A while ago when my mother was having a clear-out, she gave me an old flower press and some pressed flowers that she had pressed many years ago, some of which still lay between the pages of old telephone books. She knew that I could find a use for them in my craft projects. They are great for making cards and bookmarks, for embellishing scrapbook pages, and for using in mixed media art.
I decided to paint the top of the flower press to add a bit of colour.
I have been experimenting with flowers from my garden, learning which ones press well and which ones keep their colour. I’ve found that oranges and yellows seem to hold their colour well, as do mauves and violets, but pinks will often fade to nothing, and reds will sometimes change to a brown colour. When I go for walks, I collect interesting ferns, grasses and leaves that I think will press well. Below is a variety of flowers and foliage picked from my garden.
I placed the flowers and leaves between sheets of blotting paper, building up layers. It’s a good idea to label them as you go, as it is easy to forget what they are when you go back to them several weeks later. They should be left for at least two weeks, although thicker plants may take up to six weeks. Of course, you don’t have to use a flower press. Placing the flowers between sheets of blotting paper, then putting them between the pages of a book with something heavy on top, such as a pile of books, will work just as well.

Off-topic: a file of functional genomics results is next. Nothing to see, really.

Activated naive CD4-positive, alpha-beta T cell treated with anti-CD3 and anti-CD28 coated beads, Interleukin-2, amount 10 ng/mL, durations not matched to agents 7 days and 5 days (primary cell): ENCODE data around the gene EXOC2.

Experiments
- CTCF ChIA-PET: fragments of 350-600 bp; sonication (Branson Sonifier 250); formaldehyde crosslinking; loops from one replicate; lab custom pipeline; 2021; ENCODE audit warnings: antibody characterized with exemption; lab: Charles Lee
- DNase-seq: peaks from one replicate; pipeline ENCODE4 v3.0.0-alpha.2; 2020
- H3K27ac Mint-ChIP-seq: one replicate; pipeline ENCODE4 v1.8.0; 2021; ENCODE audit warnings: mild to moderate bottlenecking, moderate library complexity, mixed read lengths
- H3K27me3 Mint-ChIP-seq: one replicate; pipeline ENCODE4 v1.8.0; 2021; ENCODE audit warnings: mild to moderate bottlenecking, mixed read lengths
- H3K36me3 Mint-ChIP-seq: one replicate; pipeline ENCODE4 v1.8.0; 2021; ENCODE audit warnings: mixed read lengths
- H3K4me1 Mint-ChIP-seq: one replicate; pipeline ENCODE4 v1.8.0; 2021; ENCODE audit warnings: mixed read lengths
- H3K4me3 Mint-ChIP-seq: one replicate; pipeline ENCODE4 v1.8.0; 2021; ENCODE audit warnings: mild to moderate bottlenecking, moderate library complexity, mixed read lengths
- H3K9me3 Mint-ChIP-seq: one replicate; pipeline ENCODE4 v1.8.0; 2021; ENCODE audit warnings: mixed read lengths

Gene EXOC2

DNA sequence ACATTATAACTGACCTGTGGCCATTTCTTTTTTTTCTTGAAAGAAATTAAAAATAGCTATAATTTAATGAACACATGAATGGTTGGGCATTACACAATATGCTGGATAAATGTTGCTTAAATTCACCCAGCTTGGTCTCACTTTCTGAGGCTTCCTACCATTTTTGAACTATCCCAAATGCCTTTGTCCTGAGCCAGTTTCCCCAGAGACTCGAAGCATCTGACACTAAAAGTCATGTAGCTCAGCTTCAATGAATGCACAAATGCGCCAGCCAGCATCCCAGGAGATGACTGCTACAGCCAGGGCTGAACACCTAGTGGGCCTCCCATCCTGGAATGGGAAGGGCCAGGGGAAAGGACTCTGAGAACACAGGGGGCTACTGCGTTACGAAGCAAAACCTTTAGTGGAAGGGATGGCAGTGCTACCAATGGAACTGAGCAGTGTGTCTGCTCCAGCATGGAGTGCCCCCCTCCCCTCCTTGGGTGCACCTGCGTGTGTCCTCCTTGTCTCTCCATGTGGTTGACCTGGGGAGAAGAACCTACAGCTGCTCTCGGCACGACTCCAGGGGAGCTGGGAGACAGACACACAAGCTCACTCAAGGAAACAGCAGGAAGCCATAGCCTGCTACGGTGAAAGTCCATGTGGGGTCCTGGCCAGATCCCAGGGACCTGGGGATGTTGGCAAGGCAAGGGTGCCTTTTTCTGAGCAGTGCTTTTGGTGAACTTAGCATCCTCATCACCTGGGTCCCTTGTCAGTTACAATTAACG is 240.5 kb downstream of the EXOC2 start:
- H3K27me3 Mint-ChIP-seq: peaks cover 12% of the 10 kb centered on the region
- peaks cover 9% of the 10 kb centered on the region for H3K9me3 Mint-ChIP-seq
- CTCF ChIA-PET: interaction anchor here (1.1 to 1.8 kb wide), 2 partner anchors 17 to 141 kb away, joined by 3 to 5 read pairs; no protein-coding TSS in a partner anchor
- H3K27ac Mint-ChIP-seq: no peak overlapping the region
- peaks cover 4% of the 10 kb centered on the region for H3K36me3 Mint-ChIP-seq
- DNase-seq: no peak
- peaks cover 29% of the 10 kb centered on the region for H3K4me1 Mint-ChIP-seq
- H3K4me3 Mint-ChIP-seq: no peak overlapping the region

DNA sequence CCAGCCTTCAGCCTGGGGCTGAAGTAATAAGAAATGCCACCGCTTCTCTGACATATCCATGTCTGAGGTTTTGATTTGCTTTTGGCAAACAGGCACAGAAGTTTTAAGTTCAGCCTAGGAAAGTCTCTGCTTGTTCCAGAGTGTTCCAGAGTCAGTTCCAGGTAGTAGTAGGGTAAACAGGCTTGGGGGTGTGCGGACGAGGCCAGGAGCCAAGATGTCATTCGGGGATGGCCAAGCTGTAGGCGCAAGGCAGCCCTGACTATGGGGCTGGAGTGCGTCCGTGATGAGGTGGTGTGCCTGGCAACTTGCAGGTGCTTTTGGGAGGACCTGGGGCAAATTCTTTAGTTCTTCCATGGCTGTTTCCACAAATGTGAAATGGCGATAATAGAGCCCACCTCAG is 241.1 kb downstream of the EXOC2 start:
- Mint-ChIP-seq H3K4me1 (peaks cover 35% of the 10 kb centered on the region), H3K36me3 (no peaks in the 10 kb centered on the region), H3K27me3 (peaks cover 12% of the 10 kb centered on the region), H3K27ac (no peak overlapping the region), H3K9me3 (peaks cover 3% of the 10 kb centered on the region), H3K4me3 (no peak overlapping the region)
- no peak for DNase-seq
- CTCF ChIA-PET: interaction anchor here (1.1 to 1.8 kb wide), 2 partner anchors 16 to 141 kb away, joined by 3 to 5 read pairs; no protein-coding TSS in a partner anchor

The calendula and lobelia held their colour well as you can see from this bookmark. The cute little feverfew flowers added some nice texture.
My grandmother always loved flowers and gardening, and all the homes she lived in had beautiful gardens. She did the flowers for her church for many years, providing flowers from her own garden, and also ran the flower stall at the church fairs. The pressed flowers that I used on this scrapbook page are ones that my mother pressed more than twenty years ago. Amazingly they have held their colour for all those years, and made a wonderful embellishment for my grandmother’s page.